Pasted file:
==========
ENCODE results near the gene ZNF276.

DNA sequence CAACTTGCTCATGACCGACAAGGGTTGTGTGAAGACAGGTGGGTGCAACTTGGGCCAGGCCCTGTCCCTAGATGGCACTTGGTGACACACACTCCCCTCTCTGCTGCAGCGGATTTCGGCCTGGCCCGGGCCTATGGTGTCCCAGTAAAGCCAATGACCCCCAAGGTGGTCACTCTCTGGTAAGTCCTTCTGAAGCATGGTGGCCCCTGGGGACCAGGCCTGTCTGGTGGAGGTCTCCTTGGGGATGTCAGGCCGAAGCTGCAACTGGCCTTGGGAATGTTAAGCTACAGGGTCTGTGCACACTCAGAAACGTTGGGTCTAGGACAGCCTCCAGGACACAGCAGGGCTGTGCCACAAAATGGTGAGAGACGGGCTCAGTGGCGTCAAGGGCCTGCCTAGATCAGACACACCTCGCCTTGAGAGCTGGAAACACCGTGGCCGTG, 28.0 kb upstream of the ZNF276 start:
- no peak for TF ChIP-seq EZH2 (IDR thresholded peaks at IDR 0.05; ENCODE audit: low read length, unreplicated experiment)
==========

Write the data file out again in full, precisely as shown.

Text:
ENCODE results near the gene ZNF276.

DNA sequence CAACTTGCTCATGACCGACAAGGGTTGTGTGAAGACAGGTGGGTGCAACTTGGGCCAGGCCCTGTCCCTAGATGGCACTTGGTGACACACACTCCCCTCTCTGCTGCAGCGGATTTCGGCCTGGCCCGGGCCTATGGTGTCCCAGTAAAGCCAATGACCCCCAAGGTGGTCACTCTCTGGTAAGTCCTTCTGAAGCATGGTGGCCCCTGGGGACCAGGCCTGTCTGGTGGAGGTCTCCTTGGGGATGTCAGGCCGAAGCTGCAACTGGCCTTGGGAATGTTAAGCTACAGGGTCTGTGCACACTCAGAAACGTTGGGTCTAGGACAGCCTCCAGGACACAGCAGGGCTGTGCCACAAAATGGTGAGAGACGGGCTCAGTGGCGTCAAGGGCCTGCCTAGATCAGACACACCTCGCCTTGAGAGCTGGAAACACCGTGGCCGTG, 28.0 kb upstream of the ZNF276 start:
- no peak for TF ChIP-seq EZH2 (IDR thresholded peaks at IDR 0.05; ENCODE audit: low read length, unreplicated experiment)